My husband and I traveled across America on a motorbike a few years ago, anyone looking at my Instagram or Facebook feed would have seen something truly awesome, they would have heard tall tales of Halloween outfits, boat cruises in New Orleans, of music, of history, of walks with wolves. Anyone seeing that wouldn’t know that mere months later I’d have a miscarriage, that I’d lose two people I thought were my closest friends at the time, no one would know that I looked at getting a divorce because I was terrified of not being able to give my husband his own child. No one would have known looking at my Facebook and Instagram feeds that I spent many a sleepless night desperately wanting to change everything about myself, that I left my heart in Austin, Texas and that all I wanted to do was go back to that road trip when everything was perfect lighting and perfect timing.
That’s the thing with social media. Every single photograph we see is a snapshot, it’s a mere moment in a sea of moments. It’s the creme de la creme of the day. We see edited and carefully constructed photographs. We see a window into someone’s “perfect” life and we wish that we had that, we wish that we could be there and look like that and act like that and have that life. We get so caught up in the digital world that we forget we are living this amazing real life every single second. I wake up in the morning and I can see this sprawling suburban wonderland. I wake up every morning and I see my son smiling at me, I see text messages from my friends and family. I wake up and get to drink fresh coffee and feel safe and warm and happy in my own home. In some way, I am living the ‘perfect’ ideal life that someone else could only dream of.
So stop looking at the photos on social media, stop wishing that your life could look more like that. It absolutely can look more like that, with the right lighting and angles and carefully constructed social media posts. Instead focus on the now, focus on the real life perfection going on in front of you. Instead of posting a perfect photo with a perfect caption post a photo that’s a little less than flattering, post a photo with a paragraph about how you scrolled through a hundred different shots of the exact, same, picture, to get the one that you finished on. Be real. Be real so that someone, somewhere can know that there are other people out there that don’t have the perfect body, the perfect family, the perfect car. Be real so that someone else can feel solidarity and sanctuary in a world where everyone is pretending. Be real so that you know at the end of it all what you’re seeing in your ‘newsfeed’ is what you’re seeing in everyday life.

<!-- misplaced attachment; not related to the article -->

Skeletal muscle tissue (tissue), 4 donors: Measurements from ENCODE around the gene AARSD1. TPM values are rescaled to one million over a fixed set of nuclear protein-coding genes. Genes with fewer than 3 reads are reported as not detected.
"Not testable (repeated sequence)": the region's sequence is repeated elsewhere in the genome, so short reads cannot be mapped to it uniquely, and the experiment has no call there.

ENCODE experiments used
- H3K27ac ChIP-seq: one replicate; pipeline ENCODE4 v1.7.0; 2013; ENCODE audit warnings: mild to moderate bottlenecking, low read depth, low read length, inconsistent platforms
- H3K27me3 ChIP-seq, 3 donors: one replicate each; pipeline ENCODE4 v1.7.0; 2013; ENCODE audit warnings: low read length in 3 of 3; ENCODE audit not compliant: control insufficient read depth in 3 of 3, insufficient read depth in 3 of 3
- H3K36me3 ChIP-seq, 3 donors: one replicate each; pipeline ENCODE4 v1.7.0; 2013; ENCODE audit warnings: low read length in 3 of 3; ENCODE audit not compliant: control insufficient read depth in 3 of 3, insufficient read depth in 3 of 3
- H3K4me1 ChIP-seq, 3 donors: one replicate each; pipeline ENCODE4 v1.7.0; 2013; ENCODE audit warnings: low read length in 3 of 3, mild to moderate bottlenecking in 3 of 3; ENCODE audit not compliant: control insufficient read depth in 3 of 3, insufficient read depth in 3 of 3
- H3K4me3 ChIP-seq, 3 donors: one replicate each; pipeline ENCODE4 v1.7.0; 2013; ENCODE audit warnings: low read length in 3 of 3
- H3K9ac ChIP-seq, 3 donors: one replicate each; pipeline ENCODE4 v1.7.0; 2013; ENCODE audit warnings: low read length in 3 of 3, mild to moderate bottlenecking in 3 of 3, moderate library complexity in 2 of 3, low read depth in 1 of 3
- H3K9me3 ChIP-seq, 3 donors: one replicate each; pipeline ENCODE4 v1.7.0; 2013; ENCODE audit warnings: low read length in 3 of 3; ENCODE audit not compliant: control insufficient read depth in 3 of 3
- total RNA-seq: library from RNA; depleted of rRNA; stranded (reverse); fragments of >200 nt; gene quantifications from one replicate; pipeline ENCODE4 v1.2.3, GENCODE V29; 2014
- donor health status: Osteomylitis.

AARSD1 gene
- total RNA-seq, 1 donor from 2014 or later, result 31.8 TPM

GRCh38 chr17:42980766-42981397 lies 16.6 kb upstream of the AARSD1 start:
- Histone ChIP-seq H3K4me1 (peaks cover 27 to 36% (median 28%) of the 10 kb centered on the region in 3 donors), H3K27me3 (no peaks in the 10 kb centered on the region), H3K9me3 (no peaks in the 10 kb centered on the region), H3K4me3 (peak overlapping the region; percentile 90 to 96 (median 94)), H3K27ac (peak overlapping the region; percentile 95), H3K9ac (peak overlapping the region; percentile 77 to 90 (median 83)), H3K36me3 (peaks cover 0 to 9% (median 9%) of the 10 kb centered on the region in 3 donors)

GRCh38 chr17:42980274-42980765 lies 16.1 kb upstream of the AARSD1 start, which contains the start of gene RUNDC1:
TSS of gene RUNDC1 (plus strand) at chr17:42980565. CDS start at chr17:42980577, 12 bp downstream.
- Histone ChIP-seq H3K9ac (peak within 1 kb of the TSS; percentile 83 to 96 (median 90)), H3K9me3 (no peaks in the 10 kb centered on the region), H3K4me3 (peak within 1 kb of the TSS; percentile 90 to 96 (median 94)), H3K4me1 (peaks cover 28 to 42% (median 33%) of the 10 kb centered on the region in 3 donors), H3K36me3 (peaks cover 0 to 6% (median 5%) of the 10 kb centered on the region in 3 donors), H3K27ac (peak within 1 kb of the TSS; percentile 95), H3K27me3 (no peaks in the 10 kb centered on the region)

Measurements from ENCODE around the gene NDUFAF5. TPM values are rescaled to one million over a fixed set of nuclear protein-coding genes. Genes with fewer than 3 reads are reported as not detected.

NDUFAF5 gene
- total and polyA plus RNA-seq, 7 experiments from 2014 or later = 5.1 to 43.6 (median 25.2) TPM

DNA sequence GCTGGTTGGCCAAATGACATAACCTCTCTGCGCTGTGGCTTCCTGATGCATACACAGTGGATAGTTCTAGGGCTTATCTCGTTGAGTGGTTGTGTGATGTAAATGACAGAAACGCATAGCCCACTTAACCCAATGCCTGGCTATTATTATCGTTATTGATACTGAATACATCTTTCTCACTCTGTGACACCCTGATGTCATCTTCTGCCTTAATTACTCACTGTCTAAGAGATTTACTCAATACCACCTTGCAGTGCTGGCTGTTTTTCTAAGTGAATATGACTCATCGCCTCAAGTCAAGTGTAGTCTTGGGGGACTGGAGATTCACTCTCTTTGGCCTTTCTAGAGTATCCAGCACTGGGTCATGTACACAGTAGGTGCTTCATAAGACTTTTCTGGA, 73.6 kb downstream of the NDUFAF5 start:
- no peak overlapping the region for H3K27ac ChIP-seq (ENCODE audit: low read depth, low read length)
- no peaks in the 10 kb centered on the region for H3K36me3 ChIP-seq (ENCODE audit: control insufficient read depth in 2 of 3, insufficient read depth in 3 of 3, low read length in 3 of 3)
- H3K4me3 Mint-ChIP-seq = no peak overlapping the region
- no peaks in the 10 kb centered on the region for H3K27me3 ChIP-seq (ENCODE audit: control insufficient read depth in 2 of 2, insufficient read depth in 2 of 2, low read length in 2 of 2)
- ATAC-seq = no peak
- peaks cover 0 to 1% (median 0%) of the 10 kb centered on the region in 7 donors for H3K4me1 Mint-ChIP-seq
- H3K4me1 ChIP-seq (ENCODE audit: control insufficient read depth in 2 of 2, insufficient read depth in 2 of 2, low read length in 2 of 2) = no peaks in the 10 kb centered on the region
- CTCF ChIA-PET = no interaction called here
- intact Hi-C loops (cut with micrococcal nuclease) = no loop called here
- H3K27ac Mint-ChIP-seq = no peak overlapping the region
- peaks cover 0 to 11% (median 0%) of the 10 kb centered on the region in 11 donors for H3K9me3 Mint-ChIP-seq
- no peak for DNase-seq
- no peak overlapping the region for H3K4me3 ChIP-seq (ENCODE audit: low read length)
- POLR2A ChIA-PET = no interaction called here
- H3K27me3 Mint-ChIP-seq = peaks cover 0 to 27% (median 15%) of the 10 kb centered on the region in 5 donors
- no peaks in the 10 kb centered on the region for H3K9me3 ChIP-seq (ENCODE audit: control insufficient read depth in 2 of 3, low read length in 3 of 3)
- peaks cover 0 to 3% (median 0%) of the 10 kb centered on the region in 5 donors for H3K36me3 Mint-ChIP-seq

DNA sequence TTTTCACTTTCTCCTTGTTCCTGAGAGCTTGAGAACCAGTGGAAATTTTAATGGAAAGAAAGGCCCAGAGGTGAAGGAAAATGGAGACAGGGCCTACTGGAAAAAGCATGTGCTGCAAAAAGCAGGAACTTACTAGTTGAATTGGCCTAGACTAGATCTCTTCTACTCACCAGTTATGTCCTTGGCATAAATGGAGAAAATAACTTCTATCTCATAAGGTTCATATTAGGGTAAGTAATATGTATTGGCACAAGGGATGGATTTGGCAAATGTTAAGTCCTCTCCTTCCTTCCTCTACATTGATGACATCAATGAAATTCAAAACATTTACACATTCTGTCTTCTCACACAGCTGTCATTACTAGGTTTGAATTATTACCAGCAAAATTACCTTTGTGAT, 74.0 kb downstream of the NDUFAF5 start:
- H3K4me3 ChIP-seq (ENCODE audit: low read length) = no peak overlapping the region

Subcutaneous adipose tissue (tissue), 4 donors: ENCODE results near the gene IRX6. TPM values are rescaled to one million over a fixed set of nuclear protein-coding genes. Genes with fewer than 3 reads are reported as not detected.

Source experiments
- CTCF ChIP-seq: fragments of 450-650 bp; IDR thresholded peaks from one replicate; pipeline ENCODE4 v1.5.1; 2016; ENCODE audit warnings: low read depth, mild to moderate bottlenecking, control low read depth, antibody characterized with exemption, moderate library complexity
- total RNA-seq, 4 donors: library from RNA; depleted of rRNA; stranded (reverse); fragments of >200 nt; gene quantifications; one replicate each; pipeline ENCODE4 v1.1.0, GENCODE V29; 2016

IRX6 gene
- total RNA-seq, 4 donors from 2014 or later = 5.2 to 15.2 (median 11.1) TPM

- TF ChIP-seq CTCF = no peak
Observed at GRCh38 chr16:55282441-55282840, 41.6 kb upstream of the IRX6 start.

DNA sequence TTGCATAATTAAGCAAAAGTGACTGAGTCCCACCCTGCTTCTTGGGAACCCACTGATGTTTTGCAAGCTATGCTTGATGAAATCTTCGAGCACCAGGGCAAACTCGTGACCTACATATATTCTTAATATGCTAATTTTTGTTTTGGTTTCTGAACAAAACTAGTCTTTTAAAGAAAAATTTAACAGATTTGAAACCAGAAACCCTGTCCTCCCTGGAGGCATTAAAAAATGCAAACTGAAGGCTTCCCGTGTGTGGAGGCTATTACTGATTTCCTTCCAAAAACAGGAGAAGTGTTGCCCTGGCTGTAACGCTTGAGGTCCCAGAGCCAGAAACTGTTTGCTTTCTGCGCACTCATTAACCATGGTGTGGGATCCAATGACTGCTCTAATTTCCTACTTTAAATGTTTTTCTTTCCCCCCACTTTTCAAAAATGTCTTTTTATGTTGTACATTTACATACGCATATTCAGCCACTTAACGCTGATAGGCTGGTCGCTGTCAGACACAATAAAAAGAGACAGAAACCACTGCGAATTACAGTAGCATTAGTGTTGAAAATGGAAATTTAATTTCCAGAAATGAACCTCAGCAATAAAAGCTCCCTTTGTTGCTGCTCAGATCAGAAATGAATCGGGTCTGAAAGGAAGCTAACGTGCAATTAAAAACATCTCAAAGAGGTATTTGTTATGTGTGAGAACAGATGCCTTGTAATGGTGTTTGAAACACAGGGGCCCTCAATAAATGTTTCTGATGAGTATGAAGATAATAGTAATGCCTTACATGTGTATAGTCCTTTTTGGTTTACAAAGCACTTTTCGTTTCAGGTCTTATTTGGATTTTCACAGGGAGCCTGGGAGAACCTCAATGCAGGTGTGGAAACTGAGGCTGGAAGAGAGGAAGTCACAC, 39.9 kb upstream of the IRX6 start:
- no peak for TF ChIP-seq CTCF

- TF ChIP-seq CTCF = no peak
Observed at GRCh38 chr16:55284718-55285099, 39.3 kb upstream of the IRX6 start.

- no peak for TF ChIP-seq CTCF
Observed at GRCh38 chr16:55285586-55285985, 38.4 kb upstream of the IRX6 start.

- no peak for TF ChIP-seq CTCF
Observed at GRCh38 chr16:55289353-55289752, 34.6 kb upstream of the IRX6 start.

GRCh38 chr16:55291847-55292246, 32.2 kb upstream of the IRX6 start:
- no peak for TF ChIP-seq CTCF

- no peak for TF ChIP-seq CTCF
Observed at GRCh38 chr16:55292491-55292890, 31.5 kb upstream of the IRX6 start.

More importantly though, more important than any of this, be present. Stop scrolling through thousands of photographs of the perfect this or the perfect that. Stop staring at your screen wishing that your life looked more like the one on the web than the one around you. Go out there, be present, be inspired, be social, be alive. We only get one chance at life, we get one shot, so stop wasting hours and hours scrolling and wishing your life was different and ‘picture perfect’ like the images on your screen, go live. Go have adventures and make memories and somewhere in amongst it all take photographs and be silly, and when you post those photos be mindful and honest.
As always, to end this rant, have this little vibe:
I always thought, you know, it’s way more important to be funny or be honest than to look a certain way. – Emma Stone